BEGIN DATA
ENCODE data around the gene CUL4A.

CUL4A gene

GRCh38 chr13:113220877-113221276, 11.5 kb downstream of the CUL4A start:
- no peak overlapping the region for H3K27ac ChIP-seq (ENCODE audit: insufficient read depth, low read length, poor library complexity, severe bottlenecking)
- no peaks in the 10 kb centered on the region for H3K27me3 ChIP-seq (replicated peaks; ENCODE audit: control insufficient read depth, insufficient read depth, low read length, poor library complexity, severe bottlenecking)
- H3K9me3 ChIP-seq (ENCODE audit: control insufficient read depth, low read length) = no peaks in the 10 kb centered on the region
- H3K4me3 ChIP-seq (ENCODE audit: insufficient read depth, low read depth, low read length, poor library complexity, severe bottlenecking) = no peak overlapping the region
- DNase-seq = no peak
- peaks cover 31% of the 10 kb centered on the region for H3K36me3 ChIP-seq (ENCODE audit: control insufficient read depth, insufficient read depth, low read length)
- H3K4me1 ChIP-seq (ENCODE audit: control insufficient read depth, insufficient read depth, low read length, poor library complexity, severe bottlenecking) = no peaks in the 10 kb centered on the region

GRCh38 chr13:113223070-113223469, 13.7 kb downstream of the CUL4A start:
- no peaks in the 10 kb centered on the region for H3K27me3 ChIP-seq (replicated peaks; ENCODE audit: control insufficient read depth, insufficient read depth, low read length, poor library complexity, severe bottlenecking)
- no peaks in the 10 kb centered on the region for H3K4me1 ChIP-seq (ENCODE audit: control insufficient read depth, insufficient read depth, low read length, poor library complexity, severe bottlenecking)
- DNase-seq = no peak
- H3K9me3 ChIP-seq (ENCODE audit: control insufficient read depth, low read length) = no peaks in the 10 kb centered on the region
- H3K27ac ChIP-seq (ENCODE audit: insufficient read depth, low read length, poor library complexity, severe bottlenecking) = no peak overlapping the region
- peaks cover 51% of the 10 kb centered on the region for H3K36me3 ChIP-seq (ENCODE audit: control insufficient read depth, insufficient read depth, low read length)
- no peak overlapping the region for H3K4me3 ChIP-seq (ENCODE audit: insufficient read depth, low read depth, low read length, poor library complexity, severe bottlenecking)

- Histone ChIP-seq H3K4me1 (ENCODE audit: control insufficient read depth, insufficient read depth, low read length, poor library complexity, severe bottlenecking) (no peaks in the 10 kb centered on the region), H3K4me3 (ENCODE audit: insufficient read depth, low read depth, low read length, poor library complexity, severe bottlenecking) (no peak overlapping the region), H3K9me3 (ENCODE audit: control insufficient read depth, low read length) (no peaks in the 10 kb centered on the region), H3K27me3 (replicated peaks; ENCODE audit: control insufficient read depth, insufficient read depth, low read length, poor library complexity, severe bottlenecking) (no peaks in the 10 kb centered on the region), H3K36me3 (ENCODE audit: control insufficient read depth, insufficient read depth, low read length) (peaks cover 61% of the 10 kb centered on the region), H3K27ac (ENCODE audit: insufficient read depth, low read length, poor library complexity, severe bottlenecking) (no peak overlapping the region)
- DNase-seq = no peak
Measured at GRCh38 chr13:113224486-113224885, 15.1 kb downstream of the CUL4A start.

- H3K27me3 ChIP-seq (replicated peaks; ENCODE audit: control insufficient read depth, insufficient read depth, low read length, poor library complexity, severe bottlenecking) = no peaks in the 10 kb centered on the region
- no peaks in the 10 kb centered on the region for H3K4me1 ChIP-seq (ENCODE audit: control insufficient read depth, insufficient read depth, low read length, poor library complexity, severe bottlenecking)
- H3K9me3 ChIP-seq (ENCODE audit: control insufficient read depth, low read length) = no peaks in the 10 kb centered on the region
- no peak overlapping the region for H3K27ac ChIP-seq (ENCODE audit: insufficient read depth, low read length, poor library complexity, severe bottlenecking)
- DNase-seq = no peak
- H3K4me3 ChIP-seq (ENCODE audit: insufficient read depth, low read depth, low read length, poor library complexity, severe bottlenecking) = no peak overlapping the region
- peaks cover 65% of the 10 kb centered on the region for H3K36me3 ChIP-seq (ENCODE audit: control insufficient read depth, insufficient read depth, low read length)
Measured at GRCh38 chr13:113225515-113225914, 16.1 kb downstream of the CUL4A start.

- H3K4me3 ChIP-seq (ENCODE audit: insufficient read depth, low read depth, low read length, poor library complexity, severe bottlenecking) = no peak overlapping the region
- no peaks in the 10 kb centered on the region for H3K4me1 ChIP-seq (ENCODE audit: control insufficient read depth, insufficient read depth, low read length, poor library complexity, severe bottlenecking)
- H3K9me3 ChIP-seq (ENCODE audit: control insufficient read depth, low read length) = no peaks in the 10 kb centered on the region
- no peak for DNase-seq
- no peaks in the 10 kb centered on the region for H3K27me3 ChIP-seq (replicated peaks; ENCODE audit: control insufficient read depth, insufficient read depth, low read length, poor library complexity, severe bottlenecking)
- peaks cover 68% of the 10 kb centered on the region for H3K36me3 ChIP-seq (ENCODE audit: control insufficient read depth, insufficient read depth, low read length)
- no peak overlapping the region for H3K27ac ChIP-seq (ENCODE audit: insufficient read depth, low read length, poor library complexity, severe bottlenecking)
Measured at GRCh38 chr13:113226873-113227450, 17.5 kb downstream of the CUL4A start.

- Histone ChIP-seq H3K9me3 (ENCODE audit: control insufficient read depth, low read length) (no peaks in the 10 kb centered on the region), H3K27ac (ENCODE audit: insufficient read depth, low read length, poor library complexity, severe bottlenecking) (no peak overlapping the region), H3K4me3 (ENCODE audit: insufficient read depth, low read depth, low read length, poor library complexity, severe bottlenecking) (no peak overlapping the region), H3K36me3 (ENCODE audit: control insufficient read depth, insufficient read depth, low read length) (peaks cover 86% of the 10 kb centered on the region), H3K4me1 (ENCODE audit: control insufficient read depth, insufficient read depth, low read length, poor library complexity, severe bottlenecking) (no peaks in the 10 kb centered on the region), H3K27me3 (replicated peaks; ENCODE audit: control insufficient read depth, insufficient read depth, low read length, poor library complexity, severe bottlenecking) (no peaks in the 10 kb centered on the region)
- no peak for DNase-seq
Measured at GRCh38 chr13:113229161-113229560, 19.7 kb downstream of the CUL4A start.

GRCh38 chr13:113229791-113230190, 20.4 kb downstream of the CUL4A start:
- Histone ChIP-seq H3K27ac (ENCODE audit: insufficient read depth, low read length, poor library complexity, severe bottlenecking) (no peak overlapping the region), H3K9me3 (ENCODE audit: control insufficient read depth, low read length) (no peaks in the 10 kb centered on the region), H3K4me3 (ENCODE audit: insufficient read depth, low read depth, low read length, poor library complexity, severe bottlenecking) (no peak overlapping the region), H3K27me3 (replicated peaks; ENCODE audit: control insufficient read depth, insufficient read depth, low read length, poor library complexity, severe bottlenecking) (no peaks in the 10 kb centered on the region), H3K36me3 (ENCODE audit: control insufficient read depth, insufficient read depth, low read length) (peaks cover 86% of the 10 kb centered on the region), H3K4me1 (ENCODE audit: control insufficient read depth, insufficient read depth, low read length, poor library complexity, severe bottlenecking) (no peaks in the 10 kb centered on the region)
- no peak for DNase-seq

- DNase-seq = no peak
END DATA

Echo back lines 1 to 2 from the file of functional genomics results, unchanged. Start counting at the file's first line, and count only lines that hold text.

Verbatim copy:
ENCODE data around the gene CUL4A.

CUL4A gene